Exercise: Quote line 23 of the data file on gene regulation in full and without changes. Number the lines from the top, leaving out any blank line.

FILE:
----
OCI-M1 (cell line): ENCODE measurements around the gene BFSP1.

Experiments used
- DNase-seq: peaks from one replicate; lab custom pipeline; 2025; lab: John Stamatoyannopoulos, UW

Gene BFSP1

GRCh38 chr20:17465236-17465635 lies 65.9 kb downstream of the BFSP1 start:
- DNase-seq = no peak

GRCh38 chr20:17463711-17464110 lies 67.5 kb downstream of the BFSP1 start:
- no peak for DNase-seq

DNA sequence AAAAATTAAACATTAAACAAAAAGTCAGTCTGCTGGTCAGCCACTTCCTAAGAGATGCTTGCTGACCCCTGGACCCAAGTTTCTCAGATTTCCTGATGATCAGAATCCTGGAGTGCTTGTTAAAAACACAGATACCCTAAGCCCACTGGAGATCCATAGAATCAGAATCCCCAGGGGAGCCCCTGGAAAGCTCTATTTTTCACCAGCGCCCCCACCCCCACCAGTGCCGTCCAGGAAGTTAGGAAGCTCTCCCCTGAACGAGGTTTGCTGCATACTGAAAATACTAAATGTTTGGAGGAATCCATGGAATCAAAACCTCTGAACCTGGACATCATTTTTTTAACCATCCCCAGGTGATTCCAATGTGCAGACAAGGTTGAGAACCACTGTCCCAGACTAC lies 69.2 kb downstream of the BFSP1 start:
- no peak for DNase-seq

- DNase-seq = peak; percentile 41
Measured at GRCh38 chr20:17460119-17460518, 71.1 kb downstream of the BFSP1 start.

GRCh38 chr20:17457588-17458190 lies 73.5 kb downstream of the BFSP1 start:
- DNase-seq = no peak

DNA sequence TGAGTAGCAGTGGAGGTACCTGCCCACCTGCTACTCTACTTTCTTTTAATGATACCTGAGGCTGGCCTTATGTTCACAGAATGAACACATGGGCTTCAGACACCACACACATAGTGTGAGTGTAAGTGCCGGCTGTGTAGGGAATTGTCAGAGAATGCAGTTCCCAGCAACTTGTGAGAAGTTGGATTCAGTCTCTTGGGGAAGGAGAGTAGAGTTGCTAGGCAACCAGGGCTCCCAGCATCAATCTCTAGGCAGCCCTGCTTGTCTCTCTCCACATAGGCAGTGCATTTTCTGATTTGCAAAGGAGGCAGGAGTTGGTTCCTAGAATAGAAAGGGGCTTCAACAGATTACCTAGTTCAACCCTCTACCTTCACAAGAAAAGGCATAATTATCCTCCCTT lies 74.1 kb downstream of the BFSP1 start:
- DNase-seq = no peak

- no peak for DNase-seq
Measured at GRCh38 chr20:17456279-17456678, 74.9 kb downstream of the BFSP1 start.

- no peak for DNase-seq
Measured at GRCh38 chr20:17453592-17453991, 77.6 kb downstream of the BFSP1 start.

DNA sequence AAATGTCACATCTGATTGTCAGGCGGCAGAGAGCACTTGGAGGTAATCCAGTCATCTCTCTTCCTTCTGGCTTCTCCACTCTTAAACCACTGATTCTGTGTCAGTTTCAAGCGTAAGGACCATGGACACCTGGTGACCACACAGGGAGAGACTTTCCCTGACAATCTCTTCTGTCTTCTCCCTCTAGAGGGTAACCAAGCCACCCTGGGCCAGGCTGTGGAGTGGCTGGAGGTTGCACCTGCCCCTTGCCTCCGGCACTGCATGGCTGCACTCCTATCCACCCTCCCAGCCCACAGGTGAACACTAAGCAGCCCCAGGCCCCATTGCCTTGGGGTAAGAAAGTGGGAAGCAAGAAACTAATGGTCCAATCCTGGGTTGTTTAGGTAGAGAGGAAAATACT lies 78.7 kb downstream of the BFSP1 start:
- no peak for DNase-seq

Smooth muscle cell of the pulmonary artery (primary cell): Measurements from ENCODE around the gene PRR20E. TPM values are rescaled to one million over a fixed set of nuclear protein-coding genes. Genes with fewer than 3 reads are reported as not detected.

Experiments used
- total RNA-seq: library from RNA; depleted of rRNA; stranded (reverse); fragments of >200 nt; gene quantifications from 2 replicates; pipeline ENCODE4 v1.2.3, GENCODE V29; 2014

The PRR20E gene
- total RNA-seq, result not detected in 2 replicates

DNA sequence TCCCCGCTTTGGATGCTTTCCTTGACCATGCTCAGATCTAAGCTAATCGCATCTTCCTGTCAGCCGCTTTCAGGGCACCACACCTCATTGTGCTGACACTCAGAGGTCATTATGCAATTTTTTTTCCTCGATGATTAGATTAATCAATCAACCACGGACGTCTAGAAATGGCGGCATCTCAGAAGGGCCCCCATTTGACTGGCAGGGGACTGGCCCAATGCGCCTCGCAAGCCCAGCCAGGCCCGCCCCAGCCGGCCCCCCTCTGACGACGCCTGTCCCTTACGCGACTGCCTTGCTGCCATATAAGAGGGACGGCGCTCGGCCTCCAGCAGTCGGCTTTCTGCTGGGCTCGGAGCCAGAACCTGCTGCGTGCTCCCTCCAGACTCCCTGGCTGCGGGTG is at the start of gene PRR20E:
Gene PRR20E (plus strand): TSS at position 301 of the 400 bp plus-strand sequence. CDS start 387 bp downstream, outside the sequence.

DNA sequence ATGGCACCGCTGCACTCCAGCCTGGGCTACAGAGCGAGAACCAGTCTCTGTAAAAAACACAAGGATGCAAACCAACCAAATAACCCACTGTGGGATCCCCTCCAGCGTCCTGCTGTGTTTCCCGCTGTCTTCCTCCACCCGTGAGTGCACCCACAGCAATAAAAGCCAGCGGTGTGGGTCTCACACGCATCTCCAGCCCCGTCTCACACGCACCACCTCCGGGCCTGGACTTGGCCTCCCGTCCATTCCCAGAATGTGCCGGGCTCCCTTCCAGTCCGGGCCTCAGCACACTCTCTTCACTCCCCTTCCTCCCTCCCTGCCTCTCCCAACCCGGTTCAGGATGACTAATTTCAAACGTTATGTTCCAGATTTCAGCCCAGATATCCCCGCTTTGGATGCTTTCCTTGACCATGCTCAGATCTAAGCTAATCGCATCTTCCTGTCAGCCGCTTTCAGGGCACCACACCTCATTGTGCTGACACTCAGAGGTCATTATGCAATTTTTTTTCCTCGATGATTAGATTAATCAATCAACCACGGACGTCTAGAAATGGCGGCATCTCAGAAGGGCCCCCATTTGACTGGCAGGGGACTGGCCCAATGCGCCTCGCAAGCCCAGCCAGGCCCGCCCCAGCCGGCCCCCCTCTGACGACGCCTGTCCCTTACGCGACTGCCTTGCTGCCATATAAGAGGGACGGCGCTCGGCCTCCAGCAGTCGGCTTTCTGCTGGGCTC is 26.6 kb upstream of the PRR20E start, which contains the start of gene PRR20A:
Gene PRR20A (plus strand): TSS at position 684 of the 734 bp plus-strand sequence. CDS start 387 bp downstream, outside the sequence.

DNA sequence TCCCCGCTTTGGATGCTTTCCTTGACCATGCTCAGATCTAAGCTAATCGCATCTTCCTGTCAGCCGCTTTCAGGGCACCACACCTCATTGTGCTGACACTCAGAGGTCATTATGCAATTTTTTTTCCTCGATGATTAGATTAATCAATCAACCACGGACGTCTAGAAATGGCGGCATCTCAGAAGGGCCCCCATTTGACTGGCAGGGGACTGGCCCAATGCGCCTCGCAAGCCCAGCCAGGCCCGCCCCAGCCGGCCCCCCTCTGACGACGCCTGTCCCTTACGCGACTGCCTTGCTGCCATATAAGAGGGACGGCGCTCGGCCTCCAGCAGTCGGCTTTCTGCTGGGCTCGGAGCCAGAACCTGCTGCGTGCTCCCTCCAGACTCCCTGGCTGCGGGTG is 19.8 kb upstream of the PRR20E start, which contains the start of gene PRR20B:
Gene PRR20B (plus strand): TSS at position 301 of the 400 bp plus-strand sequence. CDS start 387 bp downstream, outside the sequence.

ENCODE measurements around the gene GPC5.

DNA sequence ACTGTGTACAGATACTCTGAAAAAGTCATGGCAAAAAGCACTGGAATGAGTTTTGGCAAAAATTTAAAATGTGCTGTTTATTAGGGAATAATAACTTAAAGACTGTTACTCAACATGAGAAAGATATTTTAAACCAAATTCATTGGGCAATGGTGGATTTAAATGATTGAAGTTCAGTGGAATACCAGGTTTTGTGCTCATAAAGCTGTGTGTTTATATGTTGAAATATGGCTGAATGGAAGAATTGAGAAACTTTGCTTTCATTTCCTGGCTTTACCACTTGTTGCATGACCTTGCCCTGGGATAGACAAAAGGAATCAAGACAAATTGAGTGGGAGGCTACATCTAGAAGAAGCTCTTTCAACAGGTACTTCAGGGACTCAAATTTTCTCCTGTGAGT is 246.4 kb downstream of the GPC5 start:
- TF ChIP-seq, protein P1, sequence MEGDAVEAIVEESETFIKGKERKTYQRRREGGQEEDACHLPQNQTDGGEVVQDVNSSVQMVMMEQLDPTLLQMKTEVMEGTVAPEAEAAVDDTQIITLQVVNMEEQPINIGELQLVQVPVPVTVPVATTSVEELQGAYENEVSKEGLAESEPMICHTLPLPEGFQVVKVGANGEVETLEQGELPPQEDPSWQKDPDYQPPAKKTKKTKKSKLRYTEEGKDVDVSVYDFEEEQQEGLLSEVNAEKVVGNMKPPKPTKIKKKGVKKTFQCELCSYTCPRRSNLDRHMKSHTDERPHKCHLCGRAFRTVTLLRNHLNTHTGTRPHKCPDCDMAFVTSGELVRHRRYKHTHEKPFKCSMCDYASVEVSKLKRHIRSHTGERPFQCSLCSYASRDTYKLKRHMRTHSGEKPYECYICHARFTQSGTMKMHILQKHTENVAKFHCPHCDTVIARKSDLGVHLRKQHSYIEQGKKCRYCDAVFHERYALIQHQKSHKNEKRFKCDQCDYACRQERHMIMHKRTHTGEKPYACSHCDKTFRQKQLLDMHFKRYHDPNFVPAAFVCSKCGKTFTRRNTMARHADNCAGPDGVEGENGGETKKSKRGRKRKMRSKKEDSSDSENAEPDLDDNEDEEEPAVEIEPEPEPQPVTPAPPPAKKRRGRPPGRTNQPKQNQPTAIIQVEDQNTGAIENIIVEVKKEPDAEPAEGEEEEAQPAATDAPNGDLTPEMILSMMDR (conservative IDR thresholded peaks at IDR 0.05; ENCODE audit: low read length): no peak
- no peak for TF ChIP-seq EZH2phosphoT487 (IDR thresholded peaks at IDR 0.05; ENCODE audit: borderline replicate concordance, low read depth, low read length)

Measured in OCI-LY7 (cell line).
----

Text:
Smooth muscle cell of the pulmonary artery (primary cell): Measurements from ENCODE around the gene PRR20E. TPM values are rescaled to one million over a fixed set of nuclear protein-coding genes. Genes with fewer than 3 reads are reported as not detected.